A thousand excuses to hide behind
Sleeping through the voices blind
Crack the Writer’s Block and find
All the Gems inside
A thousand excuses to hide behind, Sleeping through the voices blind, Crack the Writer’s Block and find, All the Gems inside
via Asking Big Questions #003: “How do you overcome Writer’s Block?” —
The Orange Obfuscating Mage has asked a question (he likes asking questions). He wants to know how his contributors and readers overcome writer’s block. The simple truth is that writer’s block doesn’t exist. And anybody who says that it does has failed at the most important stage of the writing process: planning.
A good plan will always save you. Not planning, on the other hand, is deciding to make it up as you go along. Are you sure you can do that? Because it’s a lot of faith and blind trust to place upon yourself.
There’s no way of knowing that you’ll be able to write a story from nothing. Why choose to think that you can when you could plan everything first? It’s illogical. You wouldn’t jump into a lake without the right equipment.
Why would you jump into a story without a plan? And yet, so many writers seem to think they have writer’s block. Writer’s block is supposedly not knowing what to write next, but you can avoid this entirely by already having planned that. If you’re serious about an artistic project, would spending time and energy on preparation not be taking it seriously?
If you don’t plan, you won’t know what to do next, and worrying about that will use time which could’ve been spent writing, had you only used your time more wisely. Someone serious about writing wouldn’t put themselves into a situation in-which they’re not writing. But lack of planning will do that. Therefore, anyone experiencing writer’s block hasn’t planned well, therefore hasn’t taken the care necessary for an artistic project to flourish, therefore should reconsider whether they’re a writer by life or by hobby.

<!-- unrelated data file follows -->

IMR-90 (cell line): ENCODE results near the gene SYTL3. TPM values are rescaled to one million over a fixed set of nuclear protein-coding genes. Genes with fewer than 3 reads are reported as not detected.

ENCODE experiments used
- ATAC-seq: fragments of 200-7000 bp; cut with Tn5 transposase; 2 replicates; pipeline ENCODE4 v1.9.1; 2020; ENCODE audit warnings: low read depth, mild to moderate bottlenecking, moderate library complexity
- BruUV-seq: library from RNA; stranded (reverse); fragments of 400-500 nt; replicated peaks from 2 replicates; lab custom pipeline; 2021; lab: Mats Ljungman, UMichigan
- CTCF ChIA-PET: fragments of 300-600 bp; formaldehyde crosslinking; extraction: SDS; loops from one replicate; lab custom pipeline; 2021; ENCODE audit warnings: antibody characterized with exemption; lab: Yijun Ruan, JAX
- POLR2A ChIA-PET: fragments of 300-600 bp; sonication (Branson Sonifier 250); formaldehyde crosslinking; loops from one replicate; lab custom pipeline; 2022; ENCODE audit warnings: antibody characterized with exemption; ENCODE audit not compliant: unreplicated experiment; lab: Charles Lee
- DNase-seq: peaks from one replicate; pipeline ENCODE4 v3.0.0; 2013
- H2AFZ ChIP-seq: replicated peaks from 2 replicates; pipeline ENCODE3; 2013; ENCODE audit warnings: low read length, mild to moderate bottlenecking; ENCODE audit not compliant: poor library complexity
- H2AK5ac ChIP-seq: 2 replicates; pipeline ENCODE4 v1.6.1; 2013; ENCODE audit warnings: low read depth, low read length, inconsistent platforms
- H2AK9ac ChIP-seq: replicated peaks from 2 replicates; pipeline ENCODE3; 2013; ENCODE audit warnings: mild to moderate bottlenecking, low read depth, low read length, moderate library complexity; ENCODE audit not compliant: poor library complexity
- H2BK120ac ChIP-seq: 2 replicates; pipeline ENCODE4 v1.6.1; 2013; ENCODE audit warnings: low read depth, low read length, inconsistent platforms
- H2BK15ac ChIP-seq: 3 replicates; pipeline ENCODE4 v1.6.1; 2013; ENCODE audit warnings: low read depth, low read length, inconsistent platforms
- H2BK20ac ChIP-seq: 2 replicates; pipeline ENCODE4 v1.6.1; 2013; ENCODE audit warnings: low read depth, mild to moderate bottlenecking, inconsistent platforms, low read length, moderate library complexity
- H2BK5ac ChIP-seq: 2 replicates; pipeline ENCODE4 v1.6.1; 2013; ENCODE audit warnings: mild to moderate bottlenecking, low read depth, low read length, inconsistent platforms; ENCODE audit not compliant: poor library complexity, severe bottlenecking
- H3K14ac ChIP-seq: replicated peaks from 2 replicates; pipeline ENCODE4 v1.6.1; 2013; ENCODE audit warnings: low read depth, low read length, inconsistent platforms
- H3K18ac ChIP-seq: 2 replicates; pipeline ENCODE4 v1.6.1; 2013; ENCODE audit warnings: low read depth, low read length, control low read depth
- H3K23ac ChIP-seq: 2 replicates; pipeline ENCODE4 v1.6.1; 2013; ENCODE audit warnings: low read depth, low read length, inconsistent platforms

Whatever it is you’re working on is going to be a long haul, so you need to know that you’re not wasting your time, and that what you have by the end will have been worth making. And in this case, if you’re telling a story, you’re building a world. But you can only create Earth if you let there be light. You really think you can build a world without having a plan for it all first?
Because that plan is a tool box, full of plot opportunities. If you think you don’t need that, feel free to not use it. If you think you only need a handful of plot points, so be it. But that attitude is choosing to get so far in, realise that you don’t know what you’re doing and that you’ve used the few plot points you had and then you’ll think you’ve got writer’s block.
And it will be your fault. If you were landing a space capsule on the Moon, you’d plan and prepare. You’d want to know what you’re intended location is, and how you’re going to get there. That way, when you do get there, you’ll know that you’ve completed the mission.
Conversely, people who write stories that don’t have a planned ending will never finish writing them, because you cannot reach a place that doesn’t exist. Having a well-planned story will also reduce the number of redrafts that are written, because the story will have been perfected before the writing has even started. Any redrafts that are needed will likely be for cosmetic purposes – only the way in-which the story’s been written – and that will be a much simpler process, because the story already worked from the beginning, so you’re not overhauling anything. My next writing project is still in the planning stages, and I have pages upon pages of everything I’ll need.
As a result of starting with the foundations and adding ideas to it as they come to me (and also by doing a lot of research on different subjects related to the story) I have a thorough, watertight plot breakdown. It’s bursting at the seams. It’s about to hit capacity. Only then will I know that I do in fact have enough plot to actually write the story.
And when that times comes, all I’ll need is to get on with it.